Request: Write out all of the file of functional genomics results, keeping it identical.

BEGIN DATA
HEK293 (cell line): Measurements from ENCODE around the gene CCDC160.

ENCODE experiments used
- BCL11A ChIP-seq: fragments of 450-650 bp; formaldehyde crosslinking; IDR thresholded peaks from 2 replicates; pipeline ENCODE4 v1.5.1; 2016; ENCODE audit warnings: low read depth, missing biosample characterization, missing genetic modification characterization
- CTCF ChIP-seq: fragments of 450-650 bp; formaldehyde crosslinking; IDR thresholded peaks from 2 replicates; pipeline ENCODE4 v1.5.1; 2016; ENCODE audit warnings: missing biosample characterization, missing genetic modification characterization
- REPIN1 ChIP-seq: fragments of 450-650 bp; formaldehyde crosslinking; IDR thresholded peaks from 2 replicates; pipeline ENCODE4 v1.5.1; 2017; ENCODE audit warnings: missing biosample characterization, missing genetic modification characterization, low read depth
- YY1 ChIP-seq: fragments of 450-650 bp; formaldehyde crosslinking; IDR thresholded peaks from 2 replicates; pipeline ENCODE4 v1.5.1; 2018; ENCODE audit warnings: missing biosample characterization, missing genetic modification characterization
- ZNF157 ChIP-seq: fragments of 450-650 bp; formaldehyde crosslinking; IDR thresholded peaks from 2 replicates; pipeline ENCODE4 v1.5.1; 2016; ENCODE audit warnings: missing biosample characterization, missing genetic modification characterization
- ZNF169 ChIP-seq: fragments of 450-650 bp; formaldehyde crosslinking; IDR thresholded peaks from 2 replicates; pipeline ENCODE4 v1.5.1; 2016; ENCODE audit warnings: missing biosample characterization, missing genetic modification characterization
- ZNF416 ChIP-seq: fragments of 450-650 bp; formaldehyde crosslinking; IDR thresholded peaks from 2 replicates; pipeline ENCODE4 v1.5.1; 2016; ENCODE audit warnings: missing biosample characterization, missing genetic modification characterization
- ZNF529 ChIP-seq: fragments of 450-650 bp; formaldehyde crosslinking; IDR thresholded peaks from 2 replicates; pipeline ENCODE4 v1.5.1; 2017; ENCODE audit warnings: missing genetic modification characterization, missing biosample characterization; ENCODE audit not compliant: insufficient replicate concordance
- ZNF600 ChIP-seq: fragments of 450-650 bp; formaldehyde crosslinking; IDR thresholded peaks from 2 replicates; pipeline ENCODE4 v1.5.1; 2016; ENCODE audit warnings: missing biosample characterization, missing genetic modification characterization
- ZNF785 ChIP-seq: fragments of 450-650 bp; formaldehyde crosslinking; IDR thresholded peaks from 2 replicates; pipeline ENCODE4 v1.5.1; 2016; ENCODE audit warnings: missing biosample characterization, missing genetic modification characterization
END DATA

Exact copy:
HEK293 (cell line): Measurements from ENCODE around the gene CCDC160.

ENCODE experiments used
- BCL11A ChIP-seq: fragments of 450-650 bp; formaldehyde crosslinking; IDR thresholded peaks from 2 replicates; pipeline ENCODE4 v1.5.1; 2016; ENCODE audit warnings: low read depth, missing biosample characterization, missing genetic modification characterization
- CTCF ChIP-seq: fragments of 450-650 bp; formaldehyde crosslinking; IDR thresholded peaks from 2 replicates; pipeline ENCODE4 v1.5.1; 2016; ENCODE audit warnings: missing biosample characterization, missing genetic modification characterization
- REPIN1 ChIP-seq: fragments of 450-650 bp; formaldehyde crosslinking; IDR thresholded peaks from 2 replicates; pipeline ENCODE4 v1.5.1; 2017; ENCODE audit warnings: missing biosample characterization, missing genetic modification characterization, low read depth
- YY1 ChIP-seq: fragments of 450-650 bp; formaldehyde crosslinking; IDR thresholded peaks from 2 replicates; pipeline ENCODE4 v1.5.1; 2018; ENCODE audit warnings: missing biosample characterization, missing genetic modification characterization
- ZNF157 ChIP-seq: fragments of 450-650 bp; formaldehyde crosslinking; IDR thresholded peaks from 2 replicates; pipeline ENCODE4 v1.5.1; 2016; ENCODE audit warnings: missing biosample characterization, missing genetic modification characterization
- ZNF169 ChIP-seq: fragments of 450-650 bp; formaldehyde crosslinking; IDR thresholded peaks from 2 replicates; pipeline ENCODE4 v1.5.1; 2016; ENCODE audit warnings: missing biosample characterization, missing genetic modification characterization
- ZNF416 ChIP-seq: fragments of 450-650 bp; formaldehyde crosslinking; IDR thresholded peaks from 2 replicates; pipeline ENCODE4 v1.5.1; 2016; ENCODE audit warnings: missing biosample characterization, missing genetic modification characterization
- ZNF529 ChIP-seq: fragments of 450-650 bp; formaldehyde crosslinking; IDR thresholded peaks from 2 replicates; pipeline ENCODE4 v1.5.1; 2017; ENCODE audit warnings: missing genetic modification characterization, missing biosample characterization; ENCODE audit not compliant: insufficient replicate concordance
- ZNF600 ChIP-seq: fragments of 450-650 bp; formaldehyde crosslinking; IDR thresholded peaks from 2 replicates; pipeline ENCODE4 v1.5.1; 2016; ENCODE audit warnings: missing biosample characterization, missing genetic modification characterization
- ZNF785 ChIP-seq: fragments of 450-650 bp; formaldehyde crosslinking; IDR thresholded peaks from 2 replicates; pipeline ENCODE4 v1.5.1; 2016; ENCODE audit warnings: missing biosample characterization, missing genetic modification characterization